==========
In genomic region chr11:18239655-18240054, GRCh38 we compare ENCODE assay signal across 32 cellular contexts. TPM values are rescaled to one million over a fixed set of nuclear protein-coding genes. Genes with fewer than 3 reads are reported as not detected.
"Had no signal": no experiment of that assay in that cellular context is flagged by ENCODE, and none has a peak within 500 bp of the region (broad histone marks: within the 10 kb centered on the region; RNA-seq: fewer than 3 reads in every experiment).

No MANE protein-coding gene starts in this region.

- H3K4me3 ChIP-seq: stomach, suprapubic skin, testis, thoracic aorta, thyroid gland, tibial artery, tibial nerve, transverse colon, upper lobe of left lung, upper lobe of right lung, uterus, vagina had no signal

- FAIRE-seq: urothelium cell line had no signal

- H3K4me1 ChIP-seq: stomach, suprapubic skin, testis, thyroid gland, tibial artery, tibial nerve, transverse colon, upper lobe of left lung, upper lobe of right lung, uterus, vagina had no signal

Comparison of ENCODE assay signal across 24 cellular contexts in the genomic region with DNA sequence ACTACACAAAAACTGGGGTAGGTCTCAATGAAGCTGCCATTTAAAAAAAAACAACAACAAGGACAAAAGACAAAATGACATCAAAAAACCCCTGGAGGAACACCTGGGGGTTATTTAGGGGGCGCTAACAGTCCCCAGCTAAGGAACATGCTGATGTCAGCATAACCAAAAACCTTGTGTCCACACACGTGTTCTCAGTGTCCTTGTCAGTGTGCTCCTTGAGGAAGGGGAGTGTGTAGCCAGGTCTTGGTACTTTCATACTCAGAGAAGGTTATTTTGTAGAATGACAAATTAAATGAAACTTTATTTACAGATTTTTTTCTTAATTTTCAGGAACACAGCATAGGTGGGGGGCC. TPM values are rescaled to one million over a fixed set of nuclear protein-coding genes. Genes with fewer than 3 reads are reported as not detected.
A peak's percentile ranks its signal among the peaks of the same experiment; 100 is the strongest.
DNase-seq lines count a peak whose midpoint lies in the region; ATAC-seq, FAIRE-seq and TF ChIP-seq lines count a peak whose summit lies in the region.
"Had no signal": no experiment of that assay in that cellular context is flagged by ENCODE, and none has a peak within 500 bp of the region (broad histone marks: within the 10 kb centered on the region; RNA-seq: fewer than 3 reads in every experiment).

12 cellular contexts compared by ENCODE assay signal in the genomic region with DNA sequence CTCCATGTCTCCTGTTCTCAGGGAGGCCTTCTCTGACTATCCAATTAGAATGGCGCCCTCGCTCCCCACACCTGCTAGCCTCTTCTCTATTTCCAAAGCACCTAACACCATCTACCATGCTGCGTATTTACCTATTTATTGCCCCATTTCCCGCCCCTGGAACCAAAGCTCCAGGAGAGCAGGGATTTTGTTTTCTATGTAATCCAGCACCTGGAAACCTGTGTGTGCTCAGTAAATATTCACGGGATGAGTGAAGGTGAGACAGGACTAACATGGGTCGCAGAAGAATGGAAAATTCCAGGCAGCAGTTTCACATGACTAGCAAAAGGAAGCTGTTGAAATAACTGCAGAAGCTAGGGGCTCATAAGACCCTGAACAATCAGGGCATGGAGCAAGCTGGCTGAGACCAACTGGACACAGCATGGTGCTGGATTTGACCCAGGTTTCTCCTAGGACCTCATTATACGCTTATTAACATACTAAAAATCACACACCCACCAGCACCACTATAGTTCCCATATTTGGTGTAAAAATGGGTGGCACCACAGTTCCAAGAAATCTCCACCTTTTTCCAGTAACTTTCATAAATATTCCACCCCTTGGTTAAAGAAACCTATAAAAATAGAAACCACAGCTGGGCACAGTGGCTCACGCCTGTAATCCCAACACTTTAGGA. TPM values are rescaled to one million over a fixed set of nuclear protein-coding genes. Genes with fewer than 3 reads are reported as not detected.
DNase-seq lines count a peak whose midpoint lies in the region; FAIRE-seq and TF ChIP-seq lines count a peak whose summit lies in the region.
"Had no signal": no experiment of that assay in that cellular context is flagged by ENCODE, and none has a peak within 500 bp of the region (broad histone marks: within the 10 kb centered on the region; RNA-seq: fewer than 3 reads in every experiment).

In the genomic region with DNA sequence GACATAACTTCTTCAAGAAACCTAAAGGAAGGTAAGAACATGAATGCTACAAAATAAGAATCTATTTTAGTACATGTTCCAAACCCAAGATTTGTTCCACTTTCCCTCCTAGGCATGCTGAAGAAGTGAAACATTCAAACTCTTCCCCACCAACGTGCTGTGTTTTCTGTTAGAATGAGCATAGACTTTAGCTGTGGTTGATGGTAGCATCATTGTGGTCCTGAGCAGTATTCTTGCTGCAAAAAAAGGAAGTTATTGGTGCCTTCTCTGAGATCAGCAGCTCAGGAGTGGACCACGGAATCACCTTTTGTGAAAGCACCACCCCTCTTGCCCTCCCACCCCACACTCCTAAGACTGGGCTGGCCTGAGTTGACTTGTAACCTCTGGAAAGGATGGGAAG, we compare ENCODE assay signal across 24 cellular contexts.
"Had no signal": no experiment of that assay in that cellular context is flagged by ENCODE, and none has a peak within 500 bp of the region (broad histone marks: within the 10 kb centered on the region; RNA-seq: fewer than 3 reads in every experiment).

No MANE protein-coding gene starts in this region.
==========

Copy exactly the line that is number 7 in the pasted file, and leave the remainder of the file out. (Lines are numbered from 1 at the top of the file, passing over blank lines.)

Comparison of ENCODE assay signal across 24 cellular contexts in the genomic region with DNA sequence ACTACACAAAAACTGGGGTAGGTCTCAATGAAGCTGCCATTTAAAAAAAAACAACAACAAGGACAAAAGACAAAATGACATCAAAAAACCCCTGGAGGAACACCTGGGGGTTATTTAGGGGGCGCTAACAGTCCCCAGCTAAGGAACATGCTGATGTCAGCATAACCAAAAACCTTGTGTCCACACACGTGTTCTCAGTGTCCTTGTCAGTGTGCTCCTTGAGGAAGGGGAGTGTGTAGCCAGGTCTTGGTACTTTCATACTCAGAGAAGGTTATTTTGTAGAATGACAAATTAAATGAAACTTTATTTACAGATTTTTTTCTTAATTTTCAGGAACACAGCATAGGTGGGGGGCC. TPM values are rescaled to one million over a fixed set of nuclear protein-coding genes. Genes with fewer than 3 reads are reported as not detected.